Ecumenical Patriarch rejects religious fundamentalism and absolute nationalism


"No to religious fundamentalism and absolute nationalism," said Ecumenical Patriarch Bartholomew at the International Meeting of Religions and Cultures in Rome.

Late yesterday afternoon,  Ecumenical Patriarch Bartholomew spoke at the international meeting organised in Rome by the Catholic community of Saint Aegidos, on "Brothers peoples, the land of the future. Religions and cultures in dialogue."

The Primate of Christian Orthodoxy, among other thing stressed:

"Can we go back to the previous period, as if nothing happened? Our answer to this question is only one: the former world no longer exists and we have in our hands the ability to build a new beginning, a beginning that can only be done together."

The Ecumenical Patriarch addressed people of faith, economists, philosophers, ecologists, scientists, men and women of good will and pointed out three main principles for the future.

"We begin by declaring again what the pandemic made clearer: that we belong to a single human family, of all the peoples of the earth, with a need to pay attention to Creation. It is necessary, therefore, that we all recognise, at every level, not only human rights, but that we belong to a single humanity, with all its particularities, cultures and identities. A new beginning in the post-pandemic era, can not ignore all this by eliminating any perception of diversity and helping us to recognise ourselves as a single family.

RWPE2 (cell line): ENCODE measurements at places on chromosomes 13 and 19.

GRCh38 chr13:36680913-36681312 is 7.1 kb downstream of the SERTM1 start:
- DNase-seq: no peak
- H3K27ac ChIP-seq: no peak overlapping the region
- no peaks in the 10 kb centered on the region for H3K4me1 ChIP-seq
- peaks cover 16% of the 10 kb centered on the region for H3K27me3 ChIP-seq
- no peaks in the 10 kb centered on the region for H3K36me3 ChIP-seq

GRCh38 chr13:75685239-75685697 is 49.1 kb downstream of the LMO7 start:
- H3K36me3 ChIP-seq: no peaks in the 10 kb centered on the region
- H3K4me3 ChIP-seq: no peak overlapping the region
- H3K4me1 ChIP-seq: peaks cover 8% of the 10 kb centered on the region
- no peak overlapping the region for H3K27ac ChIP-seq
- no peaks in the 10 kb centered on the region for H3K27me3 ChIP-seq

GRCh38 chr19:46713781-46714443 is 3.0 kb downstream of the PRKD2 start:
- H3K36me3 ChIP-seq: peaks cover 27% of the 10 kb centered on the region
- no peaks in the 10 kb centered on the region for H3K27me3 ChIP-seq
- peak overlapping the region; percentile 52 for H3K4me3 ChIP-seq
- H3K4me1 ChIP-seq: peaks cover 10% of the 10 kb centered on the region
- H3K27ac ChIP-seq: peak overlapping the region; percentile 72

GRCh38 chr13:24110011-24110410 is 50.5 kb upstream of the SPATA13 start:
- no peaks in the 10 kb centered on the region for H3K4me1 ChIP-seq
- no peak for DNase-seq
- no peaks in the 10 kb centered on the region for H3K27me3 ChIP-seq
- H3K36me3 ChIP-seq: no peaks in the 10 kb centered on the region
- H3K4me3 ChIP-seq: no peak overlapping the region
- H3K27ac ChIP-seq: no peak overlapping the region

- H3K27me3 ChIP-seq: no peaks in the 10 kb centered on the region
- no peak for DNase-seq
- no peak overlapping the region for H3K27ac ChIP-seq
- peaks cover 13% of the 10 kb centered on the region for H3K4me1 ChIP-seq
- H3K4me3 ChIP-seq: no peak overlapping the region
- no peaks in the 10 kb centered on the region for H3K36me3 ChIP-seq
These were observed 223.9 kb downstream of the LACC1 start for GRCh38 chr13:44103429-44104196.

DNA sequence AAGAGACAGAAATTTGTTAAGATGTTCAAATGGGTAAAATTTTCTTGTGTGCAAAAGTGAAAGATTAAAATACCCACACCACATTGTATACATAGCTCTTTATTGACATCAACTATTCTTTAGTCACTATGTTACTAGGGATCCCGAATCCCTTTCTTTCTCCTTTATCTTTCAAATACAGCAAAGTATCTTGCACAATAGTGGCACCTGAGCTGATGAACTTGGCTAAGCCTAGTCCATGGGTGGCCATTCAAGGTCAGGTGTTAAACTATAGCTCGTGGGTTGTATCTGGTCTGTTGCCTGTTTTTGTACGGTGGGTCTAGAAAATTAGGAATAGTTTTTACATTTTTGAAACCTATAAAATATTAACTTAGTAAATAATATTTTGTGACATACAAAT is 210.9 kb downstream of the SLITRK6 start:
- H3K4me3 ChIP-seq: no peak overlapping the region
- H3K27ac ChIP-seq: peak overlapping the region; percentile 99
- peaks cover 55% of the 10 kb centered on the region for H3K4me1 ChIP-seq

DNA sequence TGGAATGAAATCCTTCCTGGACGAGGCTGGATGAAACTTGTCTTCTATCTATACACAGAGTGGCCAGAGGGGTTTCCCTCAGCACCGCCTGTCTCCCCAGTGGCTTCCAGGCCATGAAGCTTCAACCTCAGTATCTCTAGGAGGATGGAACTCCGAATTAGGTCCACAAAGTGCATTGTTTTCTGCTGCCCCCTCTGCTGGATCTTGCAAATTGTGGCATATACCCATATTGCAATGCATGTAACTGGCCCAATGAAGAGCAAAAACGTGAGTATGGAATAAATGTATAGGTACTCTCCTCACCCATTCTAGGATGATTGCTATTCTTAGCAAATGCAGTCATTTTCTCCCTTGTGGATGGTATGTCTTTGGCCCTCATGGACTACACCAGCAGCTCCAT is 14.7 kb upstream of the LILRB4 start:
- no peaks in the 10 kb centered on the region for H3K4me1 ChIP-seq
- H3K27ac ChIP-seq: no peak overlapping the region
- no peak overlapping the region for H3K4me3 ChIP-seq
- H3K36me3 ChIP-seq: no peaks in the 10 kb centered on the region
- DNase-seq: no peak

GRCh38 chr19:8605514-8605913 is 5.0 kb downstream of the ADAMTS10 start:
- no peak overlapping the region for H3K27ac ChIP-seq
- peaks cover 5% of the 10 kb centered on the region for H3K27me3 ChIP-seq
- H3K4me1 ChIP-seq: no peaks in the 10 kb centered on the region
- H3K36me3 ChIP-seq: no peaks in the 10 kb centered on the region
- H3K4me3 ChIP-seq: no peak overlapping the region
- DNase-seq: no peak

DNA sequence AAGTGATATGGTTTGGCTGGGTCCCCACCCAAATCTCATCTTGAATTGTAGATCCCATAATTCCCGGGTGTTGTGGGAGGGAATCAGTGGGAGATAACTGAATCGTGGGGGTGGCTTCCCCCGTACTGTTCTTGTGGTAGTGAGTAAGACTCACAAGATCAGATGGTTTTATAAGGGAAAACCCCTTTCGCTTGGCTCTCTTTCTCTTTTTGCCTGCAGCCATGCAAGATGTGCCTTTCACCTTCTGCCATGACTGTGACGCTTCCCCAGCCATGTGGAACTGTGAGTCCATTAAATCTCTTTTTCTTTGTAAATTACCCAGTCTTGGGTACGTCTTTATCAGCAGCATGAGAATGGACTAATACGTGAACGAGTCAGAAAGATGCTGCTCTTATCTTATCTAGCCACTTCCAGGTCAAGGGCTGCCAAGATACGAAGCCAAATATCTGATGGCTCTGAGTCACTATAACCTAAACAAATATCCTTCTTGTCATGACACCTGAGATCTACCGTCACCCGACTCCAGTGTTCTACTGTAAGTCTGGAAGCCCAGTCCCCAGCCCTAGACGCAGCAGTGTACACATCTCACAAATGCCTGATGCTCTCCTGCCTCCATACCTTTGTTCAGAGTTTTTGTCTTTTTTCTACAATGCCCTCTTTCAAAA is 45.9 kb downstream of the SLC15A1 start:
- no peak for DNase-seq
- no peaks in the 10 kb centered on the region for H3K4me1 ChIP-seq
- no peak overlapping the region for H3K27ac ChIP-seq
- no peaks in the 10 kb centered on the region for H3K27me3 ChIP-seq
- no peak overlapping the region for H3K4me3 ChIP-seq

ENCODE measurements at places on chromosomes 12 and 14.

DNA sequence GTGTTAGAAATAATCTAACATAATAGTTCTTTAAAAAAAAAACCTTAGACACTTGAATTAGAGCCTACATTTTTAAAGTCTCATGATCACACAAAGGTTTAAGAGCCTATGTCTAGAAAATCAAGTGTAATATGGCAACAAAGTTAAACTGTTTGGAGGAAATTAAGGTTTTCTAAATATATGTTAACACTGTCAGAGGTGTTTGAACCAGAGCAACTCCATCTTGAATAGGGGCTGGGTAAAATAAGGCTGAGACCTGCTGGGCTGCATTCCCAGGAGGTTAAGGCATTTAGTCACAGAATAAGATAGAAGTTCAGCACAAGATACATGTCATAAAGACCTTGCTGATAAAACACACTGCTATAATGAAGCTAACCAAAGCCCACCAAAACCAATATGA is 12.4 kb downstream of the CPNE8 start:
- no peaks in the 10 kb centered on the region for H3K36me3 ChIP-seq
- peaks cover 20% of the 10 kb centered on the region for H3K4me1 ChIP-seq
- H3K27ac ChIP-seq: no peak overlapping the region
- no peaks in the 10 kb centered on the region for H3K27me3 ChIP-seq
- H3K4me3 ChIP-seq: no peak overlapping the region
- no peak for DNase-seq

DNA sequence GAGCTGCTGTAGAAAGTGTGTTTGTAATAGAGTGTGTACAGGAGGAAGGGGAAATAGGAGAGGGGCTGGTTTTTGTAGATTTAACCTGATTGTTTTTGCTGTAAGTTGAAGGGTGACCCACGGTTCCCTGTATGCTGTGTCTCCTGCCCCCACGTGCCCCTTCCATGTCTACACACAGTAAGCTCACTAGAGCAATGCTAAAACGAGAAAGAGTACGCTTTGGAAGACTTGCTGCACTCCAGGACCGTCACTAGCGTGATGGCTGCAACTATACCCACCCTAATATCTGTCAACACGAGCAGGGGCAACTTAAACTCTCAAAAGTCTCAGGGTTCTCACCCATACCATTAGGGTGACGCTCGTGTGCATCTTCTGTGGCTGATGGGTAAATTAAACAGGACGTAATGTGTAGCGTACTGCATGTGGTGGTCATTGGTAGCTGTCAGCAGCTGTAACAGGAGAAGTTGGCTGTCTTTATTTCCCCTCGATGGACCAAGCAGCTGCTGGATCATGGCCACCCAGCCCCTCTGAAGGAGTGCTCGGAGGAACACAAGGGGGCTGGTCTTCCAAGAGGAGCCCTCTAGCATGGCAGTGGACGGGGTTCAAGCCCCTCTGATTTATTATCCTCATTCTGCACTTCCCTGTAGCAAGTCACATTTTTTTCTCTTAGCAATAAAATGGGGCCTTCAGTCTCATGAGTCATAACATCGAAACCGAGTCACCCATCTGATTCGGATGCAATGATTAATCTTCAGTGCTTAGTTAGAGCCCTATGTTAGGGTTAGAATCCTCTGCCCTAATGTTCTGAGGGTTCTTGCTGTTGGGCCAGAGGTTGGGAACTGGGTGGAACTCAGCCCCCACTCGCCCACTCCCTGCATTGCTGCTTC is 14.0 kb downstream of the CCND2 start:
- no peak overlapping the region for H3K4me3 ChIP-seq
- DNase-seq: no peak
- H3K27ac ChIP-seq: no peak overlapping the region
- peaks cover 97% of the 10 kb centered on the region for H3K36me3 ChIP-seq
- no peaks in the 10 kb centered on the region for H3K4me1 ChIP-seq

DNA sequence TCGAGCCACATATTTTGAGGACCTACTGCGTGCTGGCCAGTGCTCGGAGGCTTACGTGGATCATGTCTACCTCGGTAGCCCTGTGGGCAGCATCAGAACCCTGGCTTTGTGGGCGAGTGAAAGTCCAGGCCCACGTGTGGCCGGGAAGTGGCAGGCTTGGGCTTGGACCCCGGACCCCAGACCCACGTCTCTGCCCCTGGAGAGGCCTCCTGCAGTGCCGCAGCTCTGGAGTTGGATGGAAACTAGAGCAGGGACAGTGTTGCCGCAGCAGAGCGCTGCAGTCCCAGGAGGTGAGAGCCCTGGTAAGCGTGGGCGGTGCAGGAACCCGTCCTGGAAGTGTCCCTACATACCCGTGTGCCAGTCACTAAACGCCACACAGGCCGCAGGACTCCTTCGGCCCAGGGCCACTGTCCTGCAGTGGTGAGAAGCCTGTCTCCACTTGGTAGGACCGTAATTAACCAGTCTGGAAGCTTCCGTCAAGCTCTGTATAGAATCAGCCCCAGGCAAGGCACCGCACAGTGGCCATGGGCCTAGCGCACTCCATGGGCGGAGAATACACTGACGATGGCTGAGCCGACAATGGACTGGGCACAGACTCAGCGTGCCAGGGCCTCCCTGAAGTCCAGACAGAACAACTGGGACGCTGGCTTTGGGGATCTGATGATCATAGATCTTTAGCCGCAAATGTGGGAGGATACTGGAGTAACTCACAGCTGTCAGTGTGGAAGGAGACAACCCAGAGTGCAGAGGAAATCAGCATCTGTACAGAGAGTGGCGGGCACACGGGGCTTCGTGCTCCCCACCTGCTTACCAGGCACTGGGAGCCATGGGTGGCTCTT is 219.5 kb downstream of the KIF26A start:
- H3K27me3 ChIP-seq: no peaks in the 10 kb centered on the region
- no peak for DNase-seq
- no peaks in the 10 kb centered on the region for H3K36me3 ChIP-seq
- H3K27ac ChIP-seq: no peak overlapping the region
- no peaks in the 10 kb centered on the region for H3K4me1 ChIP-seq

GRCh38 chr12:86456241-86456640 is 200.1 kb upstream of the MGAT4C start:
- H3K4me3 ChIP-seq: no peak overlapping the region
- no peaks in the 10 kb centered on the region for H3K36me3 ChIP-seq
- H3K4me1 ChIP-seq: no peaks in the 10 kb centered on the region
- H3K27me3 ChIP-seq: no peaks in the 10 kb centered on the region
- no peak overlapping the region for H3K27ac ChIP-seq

The second principle, according to the Patriarch is to recognise each others unique identity and listen to each other, "not to become one with an international identity, but to understand each other's uniqueness."

The last principle pointed out by the Ecumenical Patriarch is mutual respect: "Respecting each other, dialogue and listening to each other make the above possible. By overcoming religious fundamentalism and absolute nationalism. "Proclaiming just justice at every level of human society and creating moments of mutual enrichment," said Bartholomew.

Because "the main goal is for the people to live in peace" and "to protect the creation of God and everything connected with it".  Otherwise,  "the consequences will be worse than the world we left behind."

Today the Patriarch will pray for Peace at the Colosseum. An initiative in which Pope Francis will also participate.